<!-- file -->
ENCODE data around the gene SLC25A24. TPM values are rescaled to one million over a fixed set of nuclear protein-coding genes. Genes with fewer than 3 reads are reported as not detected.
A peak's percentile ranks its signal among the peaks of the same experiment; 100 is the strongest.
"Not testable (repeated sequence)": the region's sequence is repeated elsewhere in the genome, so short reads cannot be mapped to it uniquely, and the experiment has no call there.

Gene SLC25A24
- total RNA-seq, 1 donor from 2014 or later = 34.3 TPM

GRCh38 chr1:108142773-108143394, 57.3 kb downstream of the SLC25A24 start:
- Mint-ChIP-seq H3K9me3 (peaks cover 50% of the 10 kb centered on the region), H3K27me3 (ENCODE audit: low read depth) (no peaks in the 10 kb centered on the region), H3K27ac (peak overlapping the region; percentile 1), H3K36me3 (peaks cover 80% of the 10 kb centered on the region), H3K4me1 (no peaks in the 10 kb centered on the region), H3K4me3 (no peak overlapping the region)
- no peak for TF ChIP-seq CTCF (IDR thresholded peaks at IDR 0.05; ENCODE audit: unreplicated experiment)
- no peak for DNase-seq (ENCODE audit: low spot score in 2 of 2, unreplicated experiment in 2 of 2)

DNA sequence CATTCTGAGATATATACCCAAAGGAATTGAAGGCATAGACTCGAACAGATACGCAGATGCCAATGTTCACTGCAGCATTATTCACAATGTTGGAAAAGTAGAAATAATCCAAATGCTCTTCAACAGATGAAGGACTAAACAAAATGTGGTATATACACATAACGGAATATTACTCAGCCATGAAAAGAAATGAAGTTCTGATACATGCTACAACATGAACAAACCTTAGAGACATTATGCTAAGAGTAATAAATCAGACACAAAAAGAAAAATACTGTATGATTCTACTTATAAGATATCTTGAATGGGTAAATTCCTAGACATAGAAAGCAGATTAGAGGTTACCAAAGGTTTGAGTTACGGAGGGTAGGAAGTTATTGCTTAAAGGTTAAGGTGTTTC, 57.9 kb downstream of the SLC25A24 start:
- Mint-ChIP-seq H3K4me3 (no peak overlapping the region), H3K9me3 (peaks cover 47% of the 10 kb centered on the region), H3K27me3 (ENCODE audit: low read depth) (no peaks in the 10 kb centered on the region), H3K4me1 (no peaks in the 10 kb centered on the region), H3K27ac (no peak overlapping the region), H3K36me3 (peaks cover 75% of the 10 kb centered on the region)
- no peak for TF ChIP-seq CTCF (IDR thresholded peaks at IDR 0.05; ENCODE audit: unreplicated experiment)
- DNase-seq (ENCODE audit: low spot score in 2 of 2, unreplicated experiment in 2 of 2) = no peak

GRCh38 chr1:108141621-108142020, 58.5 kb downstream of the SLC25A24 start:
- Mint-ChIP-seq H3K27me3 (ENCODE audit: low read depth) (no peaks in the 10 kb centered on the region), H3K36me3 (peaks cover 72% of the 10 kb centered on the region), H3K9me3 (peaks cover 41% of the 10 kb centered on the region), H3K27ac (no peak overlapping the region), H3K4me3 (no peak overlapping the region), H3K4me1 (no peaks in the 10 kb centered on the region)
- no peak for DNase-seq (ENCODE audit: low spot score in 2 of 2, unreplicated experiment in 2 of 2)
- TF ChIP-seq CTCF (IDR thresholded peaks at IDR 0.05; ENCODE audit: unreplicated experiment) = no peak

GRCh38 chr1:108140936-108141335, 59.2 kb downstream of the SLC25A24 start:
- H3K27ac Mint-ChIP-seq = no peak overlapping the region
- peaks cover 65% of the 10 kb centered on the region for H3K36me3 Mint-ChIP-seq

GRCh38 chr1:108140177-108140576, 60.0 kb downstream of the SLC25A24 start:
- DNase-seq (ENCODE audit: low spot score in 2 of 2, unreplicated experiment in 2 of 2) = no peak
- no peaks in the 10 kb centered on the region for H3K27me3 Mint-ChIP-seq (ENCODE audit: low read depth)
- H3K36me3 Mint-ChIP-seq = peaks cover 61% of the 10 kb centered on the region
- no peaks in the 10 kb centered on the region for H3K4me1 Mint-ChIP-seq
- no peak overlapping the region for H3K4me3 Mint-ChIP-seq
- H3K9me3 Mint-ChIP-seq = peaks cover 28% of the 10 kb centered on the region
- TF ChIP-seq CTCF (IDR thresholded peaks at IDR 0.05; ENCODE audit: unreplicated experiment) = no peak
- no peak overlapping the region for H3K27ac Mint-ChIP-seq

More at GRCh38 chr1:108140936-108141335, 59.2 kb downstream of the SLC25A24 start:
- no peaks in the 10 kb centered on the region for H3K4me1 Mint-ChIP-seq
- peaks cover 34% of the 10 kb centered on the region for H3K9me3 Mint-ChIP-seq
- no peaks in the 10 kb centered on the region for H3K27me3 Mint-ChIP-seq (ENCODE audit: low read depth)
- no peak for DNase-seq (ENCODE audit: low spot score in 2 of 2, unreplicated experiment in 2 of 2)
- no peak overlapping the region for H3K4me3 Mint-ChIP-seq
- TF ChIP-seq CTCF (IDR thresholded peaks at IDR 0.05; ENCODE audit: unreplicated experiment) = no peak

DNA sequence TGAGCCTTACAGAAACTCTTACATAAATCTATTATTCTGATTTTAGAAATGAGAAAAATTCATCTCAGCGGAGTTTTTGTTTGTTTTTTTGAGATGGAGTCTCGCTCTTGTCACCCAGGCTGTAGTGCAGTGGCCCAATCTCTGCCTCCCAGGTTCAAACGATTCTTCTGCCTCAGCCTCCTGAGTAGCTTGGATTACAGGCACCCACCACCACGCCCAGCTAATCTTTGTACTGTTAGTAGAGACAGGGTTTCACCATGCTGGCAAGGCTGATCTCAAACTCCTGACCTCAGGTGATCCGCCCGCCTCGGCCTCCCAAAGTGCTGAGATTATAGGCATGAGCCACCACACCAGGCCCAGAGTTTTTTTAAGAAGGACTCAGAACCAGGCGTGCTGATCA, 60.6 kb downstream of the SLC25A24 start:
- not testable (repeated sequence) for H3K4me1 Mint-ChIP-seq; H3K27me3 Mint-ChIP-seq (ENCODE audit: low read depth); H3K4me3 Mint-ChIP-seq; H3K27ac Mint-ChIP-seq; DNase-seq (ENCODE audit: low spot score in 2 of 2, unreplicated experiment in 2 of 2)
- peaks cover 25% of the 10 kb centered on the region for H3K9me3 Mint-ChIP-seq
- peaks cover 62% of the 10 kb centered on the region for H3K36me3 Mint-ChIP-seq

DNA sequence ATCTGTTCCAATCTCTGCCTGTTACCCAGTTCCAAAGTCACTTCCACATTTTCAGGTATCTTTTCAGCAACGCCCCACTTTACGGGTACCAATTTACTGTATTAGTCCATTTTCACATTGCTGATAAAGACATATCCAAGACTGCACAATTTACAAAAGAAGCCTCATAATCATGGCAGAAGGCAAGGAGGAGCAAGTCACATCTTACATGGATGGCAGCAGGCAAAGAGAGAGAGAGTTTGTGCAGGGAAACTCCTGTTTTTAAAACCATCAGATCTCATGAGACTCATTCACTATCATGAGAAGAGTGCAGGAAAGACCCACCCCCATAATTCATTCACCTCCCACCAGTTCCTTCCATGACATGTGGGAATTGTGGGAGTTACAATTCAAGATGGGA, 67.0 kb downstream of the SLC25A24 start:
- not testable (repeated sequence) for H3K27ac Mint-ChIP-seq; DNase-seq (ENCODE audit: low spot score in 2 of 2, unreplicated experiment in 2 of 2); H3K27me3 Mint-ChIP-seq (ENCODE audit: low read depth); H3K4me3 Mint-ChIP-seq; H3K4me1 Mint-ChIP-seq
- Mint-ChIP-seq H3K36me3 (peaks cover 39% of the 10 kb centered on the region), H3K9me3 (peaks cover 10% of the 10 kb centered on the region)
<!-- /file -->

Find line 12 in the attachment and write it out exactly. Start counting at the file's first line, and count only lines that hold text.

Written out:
- no peak for TF ChIP-seq CTCF (IDR thresholded peaks at IDR 0.05; ENCODE audit: unreplicated experiment)